After Installing WordPress Note

What To Do After Installing WordPress

Over the years, I developed a list of what to do after installing WordPress that I follow nearly every time. For people who are new to the WordPress community, I though I’d share how I normally get up and running. If you need help installing WordPress, there is a quick video here that can walk you through that.

Change Admin Account

Some hosts with “one-click” installations of WordPress don’t give you an option regarding the name of the first administrative account. If you’re using “admin” as your username, that’s a security risk. Since it was the default for so long, hackers know that it is common and they’ll use it in their attempts on your site.

Changing it is not hard to do. First go to “Users” in your WordPress control panel and select “Add New.” Create a new user account. I’d suggest picking an obscure username. WordPress usernames can even have capital letters and spaces unlike most other online sites. Fill in your first and last name as well as your email address. If you used your email address setting up WordPress, change the address in your current account by going to Users > Your Profile first.

Pick a strong password. Really. Don’t make it short, use letters, numbers and symbols too. Since your site is out there in the wild wild internet, your password is like your deadbolt lock. Don’t leave the key by the door so anyone can walk in. Make your password tough.

Once you’ve created the new account, log out of WordPress by clicking your name in the top right hand corner and selecting “log out.” Now log back in with your new account. Go to Users and delete the original account that was labeled “admin.” You can attribute the content to your new account if you’d like to, though if this is a new site, I delete that content anyway so you can choose to delete it too. You can click on “Your Profile” and choose how your name is displayed throughout the site. This is a great option if you choose an obscure username, but still want people to know who you are.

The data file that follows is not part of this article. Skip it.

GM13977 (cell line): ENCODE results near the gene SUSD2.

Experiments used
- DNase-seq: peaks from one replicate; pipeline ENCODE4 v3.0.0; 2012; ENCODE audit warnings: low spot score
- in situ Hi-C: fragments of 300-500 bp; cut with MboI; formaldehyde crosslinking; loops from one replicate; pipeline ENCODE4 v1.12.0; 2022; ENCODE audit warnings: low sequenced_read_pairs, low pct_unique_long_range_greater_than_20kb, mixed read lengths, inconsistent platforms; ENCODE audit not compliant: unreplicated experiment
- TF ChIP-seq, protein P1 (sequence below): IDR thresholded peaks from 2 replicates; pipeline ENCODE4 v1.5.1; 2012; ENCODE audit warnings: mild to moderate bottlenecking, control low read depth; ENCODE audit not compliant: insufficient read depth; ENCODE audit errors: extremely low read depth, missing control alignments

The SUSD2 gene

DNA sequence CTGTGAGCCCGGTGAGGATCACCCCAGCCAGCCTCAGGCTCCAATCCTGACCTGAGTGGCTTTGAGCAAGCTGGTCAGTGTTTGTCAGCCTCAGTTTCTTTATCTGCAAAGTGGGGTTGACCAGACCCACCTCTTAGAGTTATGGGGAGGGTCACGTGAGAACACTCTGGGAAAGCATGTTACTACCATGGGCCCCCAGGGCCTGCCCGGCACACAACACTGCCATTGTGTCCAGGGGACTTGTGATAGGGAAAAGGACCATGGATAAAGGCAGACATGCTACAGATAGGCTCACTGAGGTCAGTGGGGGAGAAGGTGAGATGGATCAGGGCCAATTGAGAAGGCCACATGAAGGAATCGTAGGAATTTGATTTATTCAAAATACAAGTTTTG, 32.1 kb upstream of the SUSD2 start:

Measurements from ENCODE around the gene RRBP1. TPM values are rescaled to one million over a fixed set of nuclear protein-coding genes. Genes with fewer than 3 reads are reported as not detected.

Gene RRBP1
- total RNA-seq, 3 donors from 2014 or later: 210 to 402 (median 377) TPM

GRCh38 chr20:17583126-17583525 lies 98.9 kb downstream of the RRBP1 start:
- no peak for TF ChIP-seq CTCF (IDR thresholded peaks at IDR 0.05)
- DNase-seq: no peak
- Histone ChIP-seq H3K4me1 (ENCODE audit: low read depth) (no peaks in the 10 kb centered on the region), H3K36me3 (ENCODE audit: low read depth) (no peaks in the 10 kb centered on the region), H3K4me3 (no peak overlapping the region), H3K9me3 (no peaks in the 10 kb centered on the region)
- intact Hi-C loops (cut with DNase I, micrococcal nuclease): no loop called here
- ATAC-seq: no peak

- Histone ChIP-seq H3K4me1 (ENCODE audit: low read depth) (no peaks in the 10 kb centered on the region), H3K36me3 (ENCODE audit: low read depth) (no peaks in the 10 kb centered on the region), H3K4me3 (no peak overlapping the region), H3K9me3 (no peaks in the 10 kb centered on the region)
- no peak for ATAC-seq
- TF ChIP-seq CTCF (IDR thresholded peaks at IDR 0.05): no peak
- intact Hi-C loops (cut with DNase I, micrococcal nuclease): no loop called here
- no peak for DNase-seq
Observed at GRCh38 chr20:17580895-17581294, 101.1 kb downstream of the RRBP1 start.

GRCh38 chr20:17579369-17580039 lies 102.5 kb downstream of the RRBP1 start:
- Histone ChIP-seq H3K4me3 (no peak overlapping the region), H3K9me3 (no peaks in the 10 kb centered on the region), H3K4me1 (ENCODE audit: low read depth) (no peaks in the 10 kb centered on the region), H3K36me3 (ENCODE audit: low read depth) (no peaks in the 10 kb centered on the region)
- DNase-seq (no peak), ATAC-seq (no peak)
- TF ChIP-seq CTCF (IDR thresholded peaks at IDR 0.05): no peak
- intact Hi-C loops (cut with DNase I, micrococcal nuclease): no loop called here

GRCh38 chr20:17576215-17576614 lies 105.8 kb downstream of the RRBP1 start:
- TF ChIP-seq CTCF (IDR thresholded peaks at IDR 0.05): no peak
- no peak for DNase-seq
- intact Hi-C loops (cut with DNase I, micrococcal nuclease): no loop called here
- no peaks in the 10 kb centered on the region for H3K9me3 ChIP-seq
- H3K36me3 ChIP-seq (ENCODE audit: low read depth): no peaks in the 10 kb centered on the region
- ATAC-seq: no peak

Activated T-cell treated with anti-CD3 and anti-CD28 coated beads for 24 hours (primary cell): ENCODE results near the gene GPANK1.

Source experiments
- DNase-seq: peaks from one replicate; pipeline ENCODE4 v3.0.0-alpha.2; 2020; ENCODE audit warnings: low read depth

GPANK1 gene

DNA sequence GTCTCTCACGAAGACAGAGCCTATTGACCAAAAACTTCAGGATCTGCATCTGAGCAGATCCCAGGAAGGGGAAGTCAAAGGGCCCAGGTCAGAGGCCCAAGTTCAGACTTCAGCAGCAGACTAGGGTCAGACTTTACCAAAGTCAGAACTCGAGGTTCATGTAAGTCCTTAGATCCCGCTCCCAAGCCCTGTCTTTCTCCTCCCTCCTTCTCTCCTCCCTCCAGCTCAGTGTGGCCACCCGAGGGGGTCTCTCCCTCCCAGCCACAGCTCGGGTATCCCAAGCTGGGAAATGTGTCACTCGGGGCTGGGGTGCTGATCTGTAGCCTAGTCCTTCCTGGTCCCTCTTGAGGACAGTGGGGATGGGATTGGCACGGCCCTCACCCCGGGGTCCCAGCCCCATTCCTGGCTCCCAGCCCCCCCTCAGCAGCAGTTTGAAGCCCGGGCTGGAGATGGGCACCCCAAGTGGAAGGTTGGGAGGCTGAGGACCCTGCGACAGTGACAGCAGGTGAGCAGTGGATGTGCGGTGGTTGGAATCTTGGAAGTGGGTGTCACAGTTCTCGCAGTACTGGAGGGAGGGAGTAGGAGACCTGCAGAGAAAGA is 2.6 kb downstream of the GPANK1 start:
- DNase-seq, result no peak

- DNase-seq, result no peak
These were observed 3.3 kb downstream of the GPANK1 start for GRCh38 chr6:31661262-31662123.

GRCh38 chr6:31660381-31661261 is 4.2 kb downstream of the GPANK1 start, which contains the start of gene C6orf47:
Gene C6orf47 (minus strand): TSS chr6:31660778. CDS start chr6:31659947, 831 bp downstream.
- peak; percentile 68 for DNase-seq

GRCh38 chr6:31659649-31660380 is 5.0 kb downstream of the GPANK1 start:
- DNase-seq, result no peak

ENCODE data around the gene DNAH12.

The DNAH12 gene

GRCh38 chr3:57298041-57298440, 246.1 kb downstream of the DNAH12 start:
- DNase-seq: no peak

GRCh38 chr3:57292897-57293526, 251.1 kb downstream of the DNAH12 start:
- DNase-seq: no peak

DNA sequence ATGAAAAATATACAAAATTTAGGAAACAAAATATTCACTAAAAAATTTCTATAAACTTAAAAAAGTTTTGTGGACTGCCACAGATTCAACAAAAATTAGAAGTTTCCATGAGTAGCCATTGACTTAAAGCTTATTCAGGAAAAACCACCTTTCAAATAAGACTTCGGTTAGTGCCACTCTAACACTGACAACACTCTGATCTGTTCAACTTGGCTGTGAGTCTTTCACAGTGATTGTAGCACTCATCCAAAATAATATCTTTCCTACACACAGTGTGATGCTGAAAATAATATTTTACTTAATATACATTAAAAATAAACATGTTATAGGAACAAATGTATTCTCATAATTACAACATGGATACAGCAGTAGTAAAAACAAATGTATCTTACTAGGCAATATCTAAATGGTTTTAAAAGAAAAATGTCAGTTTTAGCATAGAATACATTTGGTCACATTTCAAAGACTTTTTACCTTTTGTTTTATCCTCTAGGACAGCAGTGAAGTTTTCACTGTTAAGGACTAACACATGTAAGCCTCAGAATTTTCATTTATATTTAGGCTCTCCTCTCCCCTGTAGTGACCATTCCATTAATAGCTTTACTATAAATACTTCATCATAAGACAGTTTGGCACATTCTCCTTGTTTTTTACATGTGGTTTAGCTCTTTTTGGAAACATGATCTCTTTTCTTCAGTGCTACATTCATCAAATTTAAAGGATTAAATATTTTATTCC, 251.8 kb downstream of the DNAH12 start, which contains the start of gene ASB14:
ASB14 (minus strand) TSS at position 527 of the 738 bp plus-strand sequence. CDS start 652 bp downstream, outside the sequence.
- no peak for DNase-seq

Remove Default Content

WordPress comes with a bit of “sample” content that you really have no need for. The first thing I do is get rid of it. Here’s what to do:

  1. Go to the Posts section and select “All Posts.” Hover over the title that says “Hello World” and a small menu will appear beneath the title. Click delete. One gone.
  2. Next click “Links” (it’s just below “Media” on your left). Select the checkbox at the top right corner of the list to select all the links. The choose delete from the drop down menu of actions at the top. Now you have removed all the WordPress links.
  3. Lastly, click on “Pages” and hover over the title “Sample Page” just you did with “Hello World” and delete that too.

You just successfully removed all your unnecessary content.

Permalinks

Next I go to the “Settings” section of my WordPress control panel (it’s at the bottom left of the list). When you click on that, a sub-menu will open up. Choose permalinks from the items there. You’ll be greeted by the following panel to choose how your URLs look (that’s the web address of the inside pages/posts on your site).

Permalink Settings

Permalink Settings

There are quite a few options here to choose from. I almost always go with the one labeled “Post name.” It will give you address that look like https://www.organizedthemes.com/what-to-do-after-installing-wordpress/ which looks better than adding in all manner of date options.

Once you’ve selected one, click save.

Plugins

After I set-up permalinks, I go to the “Plugins” section. Here you can add extra functionality to WordPress through plugins. It’s one the best features of a self-hosted WordPress site. Sites hosted at WordPress.com can’t bring their own plugins.

The first plugin I activate is Akismet which is included with WordPress. It provides some protection against spam comments. Spam comments really do exist and they are perhaps even more idiotic than spam email. Akismet provides a level of protection against these.

Next, I click “Add New” from the menu under Plugins and I search for WordPress SEO by Yoast and install it. This plugin provides a great way to make sure all your page titles/descriptions are set up for search engines to find your content. One handy feature it provides is a quick preview of how your title and description will look in Google’s search results:

Yoast SEO Preview

Yoast SEO Preview

You’ll want to spend some time tweaking your SEO settings for the content you create, but for now we’re just installing the plugin.

The second plugin I add is Gravity Forms. It’s rare to have a website that doesn’t require some type of contact form and Gravity Forms is the best. Once you’ve downloaded it from their website, click “Add New” under plugins again, but this time instead of searching, click upload. Browse your computer for the file you just downloaded and select it. Once the upload finishes, select activate and you now have a the best form solution out there.